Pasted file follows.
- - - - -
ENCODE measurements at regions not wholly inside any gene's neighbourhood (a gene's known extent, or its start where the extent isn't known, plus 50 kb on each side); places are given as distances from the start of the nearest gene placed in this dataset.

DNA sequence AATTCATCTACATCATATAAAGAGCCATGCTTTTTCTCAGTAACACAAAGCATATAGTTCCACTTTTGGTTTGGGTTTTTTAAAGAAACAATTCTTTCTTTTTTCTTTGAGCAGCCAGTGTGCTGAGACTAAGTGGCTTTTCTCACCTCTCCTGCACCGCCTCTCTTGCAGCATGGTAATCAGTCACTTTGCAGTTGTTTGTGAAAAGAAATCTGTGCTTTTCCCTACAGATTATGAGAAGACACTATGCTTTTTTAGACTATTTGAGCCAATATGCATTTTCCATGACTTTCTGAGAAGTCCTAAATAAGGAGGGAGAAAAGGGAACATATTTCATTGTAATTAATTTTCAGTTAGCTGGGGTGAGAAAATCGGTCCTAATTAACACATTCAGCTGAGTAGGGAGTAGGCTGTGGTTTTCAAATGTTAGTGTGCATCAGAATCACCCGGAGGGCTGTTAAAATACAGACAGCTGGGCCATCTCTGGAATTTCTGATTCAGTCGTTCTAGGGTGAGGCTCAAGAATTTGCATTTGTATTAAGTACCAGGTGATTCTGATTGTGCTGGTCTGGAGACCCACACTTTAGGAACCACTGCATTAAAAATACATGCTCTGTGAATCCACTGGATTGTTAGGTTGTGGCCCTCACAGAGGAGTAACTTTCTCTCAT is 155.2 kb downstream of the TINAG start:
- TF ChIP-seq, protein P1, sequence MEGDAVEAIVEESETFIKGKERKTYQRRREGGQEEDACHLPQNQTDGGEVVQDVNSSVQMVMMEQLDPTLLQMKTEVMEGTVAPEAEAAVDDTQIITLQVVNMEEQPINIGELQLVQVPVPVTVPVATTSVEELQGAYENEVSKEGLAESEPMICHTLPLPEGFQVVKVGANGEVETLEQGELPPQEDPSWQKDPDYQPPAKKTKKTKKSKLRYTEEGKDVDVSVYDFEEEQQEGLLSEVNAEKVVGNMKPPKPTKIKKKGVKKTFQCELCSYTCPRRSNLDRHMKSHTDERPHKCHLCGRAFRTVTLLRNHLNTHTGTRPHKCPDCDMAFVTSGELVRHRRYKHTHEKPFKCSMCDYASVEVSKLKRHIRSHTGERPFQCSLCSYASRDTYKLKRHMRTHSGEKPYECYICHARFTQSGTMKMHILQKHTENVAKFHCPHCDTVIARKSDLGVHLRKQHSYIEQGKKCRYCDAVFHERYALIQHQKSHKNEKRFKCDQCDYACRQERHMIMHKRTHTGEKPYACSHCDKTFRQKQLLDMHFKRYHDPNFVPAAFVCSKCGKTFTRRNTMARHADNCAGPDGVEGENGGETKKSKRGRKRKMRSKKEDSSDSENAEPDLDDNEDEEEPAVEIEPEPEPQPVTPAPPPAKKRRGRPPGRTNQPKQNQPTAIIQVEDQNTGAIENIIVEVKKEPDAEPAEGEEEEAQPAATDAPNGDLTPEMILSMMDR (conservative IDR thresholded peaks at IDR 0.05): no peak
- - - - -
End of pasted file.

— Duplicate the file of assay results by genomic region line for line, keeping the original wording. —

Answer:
ENCODE measurements at regions not wholly inside any gene's neighbourhood (a gene's known extent, or its start where the extent isn't known, plus 50 kb on each side); places are given as distances from the start of the nearest gene placed in this dataset.

DNA sequence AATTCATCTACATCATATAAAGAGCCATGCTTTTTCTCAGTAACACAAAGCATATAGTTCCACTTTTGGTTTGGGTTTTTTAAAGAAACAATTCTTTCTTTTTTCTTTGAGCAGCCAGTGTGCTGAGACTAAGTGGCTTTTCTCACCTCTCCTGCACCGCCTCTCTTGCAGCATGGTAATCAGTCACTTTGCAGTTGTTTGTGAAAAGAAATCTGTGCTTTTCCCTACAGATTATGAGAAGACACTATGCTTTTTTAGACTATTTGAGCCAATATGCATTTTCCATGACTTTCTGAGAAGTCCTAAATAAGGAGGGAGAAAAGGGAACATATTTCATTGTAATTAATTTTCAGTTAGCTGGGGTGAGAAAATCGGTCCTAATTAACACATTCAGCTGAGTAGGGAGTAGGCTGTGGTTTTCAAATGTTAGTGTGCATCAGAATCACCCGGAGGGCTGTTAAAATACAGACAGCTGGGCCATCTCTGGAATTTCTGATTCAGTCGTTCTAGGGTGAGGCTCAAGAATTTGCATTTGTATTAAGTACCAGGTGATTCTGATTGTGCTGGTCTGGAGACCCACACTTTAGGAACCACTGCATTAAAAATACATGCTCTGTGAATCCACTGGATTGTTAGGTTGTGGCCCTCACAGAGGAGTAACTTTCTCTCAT is 155.2 kb downstream of the TINAG start:
- TF ChIP-seq, protein P1, sequence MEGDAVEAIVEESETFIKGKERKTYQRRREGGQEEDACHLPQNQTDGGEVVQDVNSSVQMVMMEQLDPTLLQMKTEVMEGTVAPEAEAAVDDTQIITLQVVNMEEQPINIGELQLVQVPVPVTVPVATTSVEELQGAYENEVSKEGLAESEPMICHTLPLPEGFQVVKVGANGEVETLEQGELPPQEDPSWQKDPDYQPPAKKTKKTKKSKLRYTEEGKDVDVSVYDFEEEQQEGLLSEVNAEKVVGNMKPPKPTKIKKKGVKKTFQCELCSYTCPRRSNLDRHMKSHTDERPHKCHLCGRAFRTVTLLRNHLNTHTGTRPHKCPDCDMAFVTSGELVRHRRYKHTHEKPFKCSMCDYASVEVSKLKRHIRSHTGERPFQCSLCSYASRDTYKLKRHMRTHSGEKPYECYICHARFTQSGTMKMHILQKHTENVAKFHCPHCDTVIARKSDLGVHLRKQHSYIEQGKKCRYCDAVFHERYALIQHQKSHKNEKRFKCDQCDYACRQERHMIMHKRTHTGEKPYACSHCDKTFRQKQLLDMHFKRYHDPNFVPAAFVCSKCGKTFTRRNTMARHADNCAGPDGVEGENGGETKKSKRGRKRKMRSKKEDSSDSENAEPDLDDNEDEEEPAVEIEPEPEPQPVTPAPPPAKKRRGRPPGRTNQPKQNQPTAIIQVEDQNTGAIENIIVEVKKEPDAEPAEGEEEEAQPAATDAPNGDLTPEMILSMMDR (conservative IDR thresholded peaks at IDR 0.05): no peak